Issue 5-8, February 23, 2000

Be Engineering Insights: BeOS on Windows

By Allan Anderson

I'm assembling the free beer distribution of "BeOS 5 Free Version", the BeOS-in-a-file that can be installed onto and run from a Windows partition. It's an interesting way to use BeOS, not to mention a clever use of disk space: Rather than having to repartition, you simply download a the entire BeOS as a single "image" file and launch it using the BeOS bootloader. If, later, you decide that BeOS is just for freaks, you can simply Remove Programs...and you once again have room for the Thief II demo.

Want to make an image file yourself? Follow me.

Making an Image File

Creating the BeOS image file is simple. So simple that you can create your own Beer-in-a-File right there at home. To create an image file, you have to enter Unixland for a minute. Do this:

$ dd if=/dev/zero bs=5M count=50
$ mkbfs "BeOS in a File"

This creates a 250 meg file full of zeros (50 times 5 megabytes), and transforms the file into a BFS volume. The file *must* be named -- the bootloader depends on it.

Next, create a mount point and mount the zero-full file:

$ mkdir /bif
$ mount /bif

Now you can copy stuff into /bif using Tracker (or cp). For the Brie Fear version, I want the core OS but no extra, so, I copy over everything but the develop and optional directories. I also want to make the User's Guide a seperate download to save space, so I'm gonna just delete it from /bif/beos/documentation after I'm done copying everything, right? wrong -- there's a gotcha. Part of the point of using a file full of zeros is that it compresses well—we're going to distribute this over the Net, after all. If you copy files into the image and then delete the files, the filesystem doesn't go in and clear the space where the files just marks it as available. So, you'd still be compressing a lot of data that you don't even want. Instead of copying grossly and deleting finely, you have to copy *exactly* what you want in the first place.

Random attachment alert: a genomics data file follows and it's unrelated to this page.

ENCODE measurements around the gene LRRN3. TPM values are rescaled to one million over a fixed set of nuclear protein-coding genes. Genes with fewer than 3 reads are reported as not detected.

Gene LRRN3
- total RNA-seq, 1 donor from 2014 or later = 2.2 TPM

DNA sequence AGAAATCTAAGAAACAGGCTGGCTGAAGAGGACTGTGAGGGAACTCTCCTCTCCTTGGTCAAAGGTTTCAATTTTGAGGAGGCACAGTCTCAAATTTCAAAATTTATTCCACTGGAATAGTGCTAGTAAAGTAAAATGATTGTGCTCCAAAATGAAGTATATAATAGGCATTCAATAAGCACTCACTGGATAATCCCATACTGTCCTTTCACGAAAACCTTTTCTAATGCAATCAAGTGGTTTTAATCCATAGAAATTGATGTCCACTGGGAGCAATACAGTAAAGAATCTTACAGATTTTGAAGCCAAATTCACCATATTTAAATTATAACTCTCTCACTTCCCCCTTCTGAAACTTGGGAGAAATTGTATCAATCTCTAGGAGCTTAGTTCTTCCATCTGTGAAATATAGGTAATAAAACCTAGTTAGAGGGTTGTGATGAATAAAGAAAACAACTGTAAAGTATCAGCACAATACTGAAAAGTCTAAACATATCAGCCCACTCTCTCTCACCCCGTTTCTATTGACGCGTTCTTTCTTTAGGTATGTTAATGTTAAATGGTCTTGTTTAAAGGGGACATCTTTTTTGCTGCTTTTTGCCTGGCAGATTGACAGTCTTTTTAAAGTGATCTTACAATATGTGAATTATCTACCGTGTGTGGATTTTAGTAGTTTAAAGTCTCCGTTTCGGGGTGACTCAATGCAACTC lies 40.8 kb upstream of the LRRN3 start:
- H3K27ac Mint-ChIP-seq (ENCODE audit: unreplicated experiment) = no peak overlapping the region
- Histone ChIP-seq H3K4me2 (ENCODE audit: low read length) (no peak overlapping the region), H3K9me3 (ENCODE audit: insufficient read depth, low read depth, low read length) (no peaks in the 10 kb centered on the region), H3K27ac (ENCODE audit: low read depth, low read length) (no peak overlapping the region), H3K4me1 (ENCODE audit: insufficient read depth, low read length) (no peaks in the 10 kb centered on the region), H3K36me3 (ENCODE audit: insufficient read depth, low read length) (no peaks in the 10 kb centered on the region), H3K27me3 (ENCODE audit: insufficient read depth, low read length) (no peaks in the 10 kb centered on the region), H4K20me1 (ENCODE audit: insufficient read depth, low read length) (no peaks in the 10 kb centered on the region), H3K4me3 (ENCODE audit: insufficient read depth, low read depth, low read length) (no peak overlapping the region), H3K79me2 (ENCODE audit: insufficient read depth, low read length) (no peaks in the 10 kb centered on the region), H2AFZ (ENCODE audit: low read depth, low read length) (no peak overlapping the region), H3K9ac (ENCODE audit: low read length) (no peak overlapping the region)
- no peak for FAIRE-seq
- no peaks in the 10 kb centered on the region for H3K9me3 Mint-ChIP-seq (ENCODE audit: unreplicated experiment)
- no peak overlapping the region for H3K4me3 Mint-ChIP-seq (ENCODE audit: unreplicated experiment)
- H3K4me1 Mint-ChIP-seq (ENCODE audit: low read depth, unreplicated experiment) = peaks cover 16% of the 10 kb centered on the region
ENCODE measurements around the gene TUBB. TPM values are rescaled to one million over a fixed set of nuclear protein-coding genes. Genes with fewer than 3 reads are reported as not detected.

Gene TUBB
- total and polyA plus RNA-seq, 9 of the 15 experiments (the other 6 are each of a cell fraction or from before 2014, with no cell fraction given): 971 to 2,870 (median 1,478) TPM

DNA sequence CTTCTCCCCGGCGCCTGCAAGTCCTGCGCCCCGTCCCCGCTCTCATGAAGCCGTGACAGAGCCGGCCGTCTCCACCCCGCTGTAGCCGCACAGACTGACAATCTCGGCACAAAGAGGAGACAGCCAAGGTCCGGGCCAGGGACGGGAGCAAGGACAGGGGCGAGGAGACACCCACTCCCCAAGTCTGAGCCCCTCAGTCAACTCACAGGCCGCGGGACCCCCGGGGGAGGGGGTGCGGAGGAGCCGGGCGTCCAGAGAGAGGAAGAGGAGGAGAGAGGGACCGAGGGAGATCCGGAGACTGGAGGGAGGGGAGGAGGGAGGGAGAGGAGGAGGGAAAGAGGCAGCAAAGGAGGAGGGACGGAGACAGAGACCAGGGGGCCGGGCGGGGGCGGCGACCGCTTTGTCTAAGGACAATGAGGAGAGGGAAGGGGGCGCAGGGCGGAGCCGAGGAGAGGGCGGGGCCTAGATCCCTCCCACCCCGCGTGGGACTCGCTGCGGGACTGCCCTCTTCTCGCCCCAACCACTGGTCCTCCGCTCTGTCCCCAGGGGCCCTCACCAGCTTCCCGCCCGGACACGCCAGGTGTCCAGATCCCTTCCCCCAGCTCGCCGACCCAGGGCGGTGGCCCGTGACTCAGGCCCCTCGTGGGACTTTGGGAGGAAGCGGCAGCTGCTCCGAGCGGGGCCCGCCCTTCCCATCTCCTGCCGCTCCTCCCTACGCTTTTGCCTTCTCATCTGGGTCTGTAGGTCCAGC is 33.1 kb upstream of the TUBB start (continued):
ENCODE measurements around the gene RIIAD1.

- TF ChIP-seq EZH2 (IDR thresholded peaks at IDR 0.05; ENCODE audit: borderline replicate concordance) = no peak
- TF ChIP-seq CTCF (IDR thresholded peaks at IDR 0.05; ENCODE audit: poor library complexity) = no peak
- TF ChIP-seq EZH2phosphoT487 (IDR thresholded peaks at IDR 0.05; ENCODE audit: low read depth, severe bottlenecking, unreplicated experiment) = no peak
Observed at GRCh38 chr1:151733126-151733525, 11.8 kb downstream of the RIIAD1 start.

Loading and Launching

Now, create a /BeOS directory at the root of your Window partition, and copy your file into it. Boot into Windows, and launch your file by running the R4.5.2 bootloader. If you don't have the bootloader handy, here's a copy:

So How's it Work?

If you mean the technical details, I don't know—I didn't do it. If you mean how *well* does it run, it's fast. The only bummer is that due to the state in which Windows 9x leaves the machine, BeOS-in-a-file only sees the first processor on your machine.

But why would you want to do any of this? Because sometimes a machine is used like as a dedicated appliance that runs a single app—you don't need an entire OS, all you (or your fans) want is a custom installation of only the pieces of BeOS needed to run your app, all in one small package. For example, a complete sound editing suite could be assembled and sold on the Windows market. Smaller scale efforts could be done ala the old demo scene. Larger efforts could be something like NewTek's VideoToaster bundled with a couple of Firewire cards and complete software—perhaps even with a dedicated RAID for video storage.

The Great Internet Appliance Hoax

By Jean-Louis Gassée

This may come as a shock, but you will never buy (or borrow or steal) an "Internet Appliance". Because, to put it bluntly and in one breath, The Internet Appliance Does Not Exist. Let me explain...